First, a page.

The Avocatori, the Notario, Bonario, Celia, Corbaccio, Corvino, and Commandatori all enter the courtroom. They note that Voltore is missing, but he soon enters with Volpone. While Volpone, Corbaccio, and Corvino all make confused asides to themselves, Voltore apologizes to the court and to the innocents (Bonario and Celia), saying that he lied before. Celia praises the justice of heaven, and Volpone says he has been caught in his own noose.
Voltore begins to reveal (what he thinks is) the truth, thereby restoring faith in the court system as a legitimate means of finding truth instead of another stage where reality is obscured. Volpone’s claim that he has been caught in his own noose (i.e., ruined by his own ruse) echoes his line early in the play: “What a rare punishment is avarice to itself!”
Voltore continues confessing, saying that his conscience is making him tell the truth. He then says that Mosca was behind everything. Volpone, still disguised, offers to go bring Mosca to court. Corvino says that Voltore is confused and distraught from not being named Volpone’s heir. Corvino says that Volpone is dead, and the Avocatori start to believe it, as the suitors place the blame entirely on Mosca.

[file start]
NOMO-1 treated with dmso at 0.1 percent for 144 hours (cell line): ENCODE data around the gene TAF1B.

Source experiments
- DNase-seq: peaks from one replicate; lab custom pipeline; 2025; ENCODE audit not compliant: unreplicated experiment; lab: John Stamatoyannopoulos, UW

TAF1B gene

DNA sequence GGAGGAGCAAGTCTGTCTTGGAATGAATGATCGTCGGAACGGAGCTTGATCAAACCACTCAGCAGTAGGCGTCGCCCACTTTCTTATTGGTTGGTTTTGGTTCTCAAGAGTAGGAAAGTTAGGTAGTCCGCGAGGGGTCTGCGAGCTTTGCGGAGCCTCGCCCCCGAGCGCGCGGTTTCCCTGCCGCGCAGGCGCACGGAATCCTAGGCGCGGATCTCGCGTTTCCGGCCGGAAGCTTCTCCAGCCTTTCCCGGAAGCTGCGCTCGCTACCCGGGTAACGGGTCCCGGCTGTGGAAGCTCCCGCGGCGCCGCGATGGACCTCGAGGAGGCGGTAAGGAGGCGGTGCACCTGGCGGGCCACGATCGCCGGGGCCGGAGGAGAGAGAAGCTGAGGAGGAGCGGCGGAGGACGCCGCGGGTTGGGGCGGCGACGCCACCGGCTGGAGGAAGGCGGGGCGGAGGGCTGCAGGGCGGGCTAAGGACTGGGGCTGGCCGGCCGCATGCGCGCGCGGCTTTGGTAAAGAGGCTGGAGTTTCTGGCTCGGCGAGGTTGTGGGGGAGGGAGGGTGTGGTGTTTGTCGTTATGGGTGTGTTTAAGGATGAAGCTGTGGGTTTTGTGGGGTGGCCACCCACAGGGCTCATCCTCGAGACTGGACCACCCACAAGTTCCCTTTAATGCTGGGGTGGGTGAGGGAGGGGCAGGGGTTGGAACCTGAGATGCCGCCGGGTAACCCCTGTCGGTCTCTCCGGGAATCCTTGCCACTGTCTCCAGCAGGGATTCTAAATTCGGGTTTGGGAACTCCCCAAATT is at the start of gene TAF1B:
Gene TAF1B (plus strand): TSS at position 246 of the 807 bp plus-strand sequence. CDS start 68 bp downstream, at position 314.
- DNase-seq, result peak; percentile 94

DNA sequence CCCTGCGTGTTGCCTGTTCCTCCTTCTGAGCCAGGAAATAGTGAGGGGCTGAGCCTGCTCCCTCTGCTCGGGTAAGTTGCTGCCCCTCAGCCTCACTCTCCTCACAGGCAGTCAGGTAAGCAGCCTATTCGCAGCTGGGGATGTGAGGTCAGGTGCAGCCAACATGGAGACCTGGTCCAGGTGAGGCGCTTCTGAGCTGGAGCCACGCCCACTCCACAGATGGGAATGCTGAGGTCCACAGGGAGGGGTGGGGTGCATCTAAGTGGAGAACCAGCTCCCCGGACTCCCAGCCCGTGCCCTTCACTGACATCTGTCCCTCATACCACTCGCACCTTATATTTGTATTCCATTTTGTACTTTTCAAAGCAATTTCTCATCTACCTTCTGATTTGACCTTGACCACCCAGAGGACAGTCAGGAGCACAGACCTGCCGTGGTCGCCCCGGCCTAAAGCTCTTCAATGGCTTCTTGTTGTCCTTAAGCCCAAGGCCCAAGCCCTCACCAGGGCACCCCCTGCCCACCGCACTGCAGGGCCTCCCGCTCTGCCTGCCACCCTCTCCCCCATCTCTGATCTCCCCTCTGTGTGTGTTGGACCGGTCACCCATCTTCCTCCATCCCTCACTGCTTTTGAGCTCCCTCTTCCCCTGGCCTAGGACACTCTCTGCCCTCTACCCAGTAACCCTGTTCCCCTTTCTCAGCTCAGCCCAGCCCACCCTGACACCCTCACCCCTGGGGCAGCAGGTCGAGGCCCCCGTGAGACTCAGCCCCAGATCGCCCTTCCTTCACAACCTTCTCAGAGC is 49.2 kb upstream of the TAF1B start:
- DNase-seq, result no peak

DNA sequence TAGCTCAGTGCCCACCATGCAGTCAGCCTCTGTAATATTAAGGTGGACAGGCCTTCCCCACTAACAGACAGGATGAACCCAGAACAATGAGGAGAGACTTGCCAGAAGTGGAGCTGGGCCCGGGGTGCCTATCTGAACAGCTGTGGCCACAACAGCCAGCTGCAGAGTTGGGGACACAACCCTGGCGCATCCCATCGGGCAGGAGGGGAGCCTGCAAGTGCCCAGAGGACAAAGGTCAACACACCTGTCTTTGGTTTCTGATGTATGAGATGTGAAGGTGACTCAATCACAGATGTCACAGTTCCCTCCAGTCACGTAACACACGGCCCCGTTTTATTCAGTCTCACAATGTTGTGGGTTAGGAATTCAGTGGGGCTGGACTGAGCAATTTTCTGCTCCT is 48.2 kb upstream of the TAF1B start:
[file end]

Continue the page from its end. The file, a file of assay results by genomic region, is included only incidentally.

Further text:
It’s difficult to say if it’s conscience that makes Voltore confess, frustration with his loss of the fortune, or a desire for vengeance. Corvino doesn’t want the truth to come out, because he’s so embarrassed that he tried to whore his wife for the fortune.
At the same time, the Avocatori realize that if Mosca is truly the heir, then he is now a person of wealth and status. They request his presence in the court. Voltore continues trying to tell the truth, and he provides a written statement to the Avocatori. Corvino and Corbaccio know that their reputations are on the line, so they both say that Voltore is lying, and Corvino even says that Voltore is possessed.
Simply inheriting the fortune would completely change Mosca’s social status. While gold might not have all the magical medicinal effects described in the play, it does instantly increase social ranking. It’s interesting that this passage moves from a focus on spoken to written language, since written language is less improvisational, and in this case, it’s also more secretive. Usually the audience participates in dramatic irony because it knows all of the information, but here the audience does not get to see what Voltore has written.